Point Lumley is another of the string of disconnected riverfront parks in Old Town. This park lies at the base of Duke Street, and has just .2 acres of land with some flowering vegetation, a few benches, and a tiny river overlook. On either side of this park are warehouses and parking lots... too bad the city can't buy up the rest of the riverfront lots and
expand these parks!
Roberdeau Park is a tiny park at the end of Wolfe Street on the Potomac.
Shipyard Park is on Wilkes Street next to Pomander Park on the river.
Pomander Park and Windmill Hill Park are separated by Union Street. Together these parks are comprised of about five acres and they have basketball courts, playgrounds, a few trails, dog areas, and great views of the Potomac.
Ford's Landing is the site of the old Ford Motors plant on the waterfront.
Jones Point Park is one of my favorite parks, as it has a variety of historic elements such as the Jones Point Light House, the first Washington DC boundary stone, the foundations of old ship building factories, and even Native American sites.
These are some of my favorite parks that are not along the river:
Simpson Park is in the Del Rey Neighborhood, just a mile or less from Old Town. This park is bordered by our local YMCA, and it has baseball fields, a fitness path, and more.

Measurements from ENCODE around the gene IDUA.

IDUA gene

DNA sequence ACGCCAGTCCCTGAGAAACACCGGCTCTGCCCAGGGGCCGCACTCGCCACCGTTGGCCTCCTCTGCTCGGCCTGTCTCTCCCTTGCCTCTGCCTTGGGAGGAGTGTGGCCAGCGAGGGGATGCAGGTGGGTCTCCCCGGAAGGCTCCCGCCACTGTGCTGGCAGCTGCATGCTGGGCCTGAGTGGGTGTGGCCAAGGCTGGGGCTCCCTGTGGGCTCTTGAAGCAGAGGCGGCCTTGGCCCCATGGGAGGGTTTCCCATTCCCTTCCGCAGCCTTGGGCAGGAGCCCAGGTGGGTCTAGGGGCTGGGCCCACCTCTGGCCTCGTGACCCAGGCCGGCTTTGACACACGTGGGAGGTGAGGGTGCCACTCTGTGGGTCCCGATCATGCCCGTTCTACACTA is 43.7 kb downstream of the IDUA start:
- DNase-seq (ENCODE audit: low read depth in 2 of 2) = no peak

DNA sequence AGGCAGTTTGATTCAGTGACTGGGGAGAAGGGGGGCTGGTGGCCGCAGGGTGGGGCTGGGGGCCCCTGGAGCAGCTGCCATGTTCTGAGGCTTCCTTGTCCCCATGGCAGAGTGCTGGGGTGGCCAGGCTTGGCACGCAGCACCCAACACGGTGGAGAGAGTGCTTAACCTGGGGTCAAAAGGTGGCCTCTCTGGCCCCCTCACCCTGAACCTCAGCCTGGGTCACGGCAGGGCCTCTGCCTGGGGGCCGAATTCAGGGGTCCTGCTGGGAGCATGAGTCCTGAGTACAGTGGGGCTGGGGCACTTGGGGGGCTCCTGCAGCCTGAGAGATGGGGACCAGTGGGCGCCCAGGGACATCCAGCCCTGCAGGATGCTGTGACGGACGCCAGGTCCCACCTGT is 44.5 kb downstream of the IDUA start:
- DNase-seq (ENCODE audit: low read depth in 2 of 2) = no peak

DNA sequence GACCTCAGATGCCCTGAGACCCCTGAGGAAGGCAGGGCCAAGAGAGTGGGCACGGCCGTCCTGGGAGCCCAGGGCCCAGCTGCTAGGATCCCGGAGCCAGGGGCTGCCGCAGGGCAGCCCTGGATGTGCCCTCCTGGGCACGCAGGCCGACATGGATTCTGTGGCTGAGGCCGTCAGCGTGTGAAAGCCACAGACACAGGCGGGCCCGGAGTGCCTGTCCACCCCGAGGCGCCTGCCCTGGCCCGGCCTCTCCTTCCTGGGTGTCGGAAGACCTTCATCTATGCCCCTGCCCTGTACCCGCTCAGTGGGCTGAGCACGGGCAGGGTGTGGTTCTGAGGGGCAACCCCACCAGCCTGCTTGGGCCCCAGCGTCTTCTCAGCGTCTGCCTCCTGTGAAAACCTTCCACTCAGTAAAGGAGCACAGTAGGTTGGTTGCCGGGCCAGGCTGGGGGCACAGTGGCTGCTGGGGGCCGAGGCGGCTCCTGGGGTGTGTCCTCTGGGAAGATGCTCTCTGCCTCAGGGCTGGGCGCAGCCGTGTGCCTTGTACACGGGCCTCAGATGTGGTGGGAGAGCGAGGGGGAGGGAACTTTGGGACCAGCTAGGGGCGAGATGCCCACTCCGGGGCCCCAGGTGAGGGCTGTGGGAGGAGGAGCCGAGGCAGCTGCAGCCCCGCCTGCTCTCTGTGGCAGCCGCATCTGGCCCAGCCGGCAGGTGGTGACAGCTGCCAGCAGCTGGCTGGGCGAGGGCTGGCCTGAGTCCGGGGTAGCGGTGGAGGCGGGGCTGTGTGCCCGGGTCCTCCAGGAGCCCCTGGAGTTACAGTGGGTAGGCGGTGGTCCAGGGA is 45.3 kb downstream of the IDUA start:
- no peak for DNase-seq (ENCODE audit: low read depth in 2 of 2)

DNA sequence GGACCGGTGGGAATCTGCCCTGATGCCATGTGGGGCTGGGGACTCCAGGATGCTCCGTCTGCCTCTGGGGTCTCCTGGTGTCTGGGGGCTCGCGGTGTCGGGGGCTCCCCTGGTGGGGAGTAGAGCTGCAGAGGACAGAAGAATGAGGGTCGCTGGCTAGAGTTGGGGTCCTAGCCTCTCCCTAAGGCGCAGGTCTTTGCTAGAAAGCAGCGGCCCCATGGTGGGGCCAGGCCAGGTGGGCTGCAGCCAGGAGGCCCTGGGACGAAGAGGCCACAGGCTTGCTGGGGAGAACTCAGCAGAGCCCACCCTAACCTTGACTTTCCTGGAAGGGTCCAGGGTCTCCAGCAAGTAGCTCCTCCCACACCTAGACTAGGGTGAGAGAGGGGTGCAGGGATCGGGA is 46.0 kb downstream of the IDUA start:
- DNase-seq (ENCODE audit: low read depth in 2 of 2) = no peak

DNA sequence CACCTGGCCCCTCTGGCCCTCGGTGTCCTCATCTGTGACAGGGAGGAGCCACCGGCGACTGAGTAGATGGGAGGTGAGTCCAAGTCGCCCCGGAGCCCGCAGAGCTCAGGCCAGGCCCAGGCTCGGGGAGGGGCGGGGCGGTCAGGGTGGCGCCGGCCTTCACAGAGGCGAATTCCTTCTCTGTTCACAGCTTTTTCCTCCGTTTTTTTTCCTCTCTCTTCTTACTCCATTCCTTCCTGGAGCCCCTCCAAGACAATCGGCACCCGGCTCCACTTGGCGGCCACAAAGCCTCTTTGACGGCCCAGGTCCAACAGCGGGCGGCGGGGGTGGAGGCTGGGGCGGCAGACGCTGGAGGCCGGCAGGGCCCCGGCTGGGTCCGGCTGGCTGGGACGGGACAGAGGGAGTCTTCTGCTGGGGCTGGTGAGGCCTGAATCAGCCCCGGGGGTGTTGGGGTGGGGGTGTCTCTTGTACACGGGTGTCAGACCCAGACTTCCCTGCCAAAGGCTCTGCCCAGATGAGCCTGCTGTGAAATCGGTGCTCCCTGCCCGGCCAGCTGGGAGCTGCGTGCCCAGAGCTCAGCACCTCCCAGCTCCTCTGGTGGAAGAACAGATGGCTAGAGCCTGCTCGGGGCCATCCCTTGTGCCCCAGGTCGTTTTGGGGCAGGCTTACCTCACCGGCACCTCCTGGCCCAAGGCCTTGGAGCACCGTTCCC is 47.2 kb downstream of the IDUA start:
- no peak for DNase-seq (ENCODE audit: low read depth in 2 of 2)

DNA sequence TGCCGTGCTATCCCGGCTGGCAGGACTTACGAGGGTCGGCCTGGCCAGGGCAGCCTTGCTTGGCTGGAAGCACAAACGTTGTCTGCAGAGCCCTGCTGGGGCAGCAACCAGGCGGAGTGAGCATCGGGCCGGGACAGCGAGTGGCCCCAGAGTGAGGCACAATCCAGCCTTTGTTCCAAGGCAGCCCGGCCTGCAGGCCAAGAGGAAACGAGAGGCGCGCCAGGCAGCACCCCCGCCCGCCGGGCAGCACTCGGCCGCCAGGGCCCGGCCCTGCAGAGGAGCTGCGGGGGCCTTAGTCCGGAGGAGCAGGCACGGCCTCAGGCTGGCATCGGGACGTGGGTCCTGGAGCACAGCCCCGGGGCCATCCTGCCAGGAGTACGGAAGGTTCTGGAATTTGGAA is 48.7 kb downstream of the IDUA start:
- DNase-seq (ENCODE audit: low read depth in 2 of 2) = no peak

King Street Gardens Park is located near King Street Metro Station at the big intersection of King Street, Diagonal Road, and Daingerfield Street. This park was dedicated in 1997 and features a small wetlands, a large vine-covered trellis, summertime concerts, and a farmers market.
Fort Ward Park is a huge park that was created to preserve Civil War-era Fort Ward. Though this fort was never involved in a battle, this is the best preserved of the ring of forts surrounding the nation's capitol.
African American Heritage Memorial Park is located just west of Alexandria National Cemetery next to the Carlyle neighborhood.
NOVA, or the Northern Virginia Community College, is a two-year community college, founded in 1965, with locations in Arlington, Annandale, Alexandria, Springfield, Manassas, Woodbridge, Loudoun, and Reston. In 2003-2004, the college enrolled 63,000 students in credit courses and some 250,000 more in non-credit offerings.
The Annandale Campus is the largest in the NOVA system. The campus is about a mile outside the Capital Beltway at exit 52 in Annandale, VA.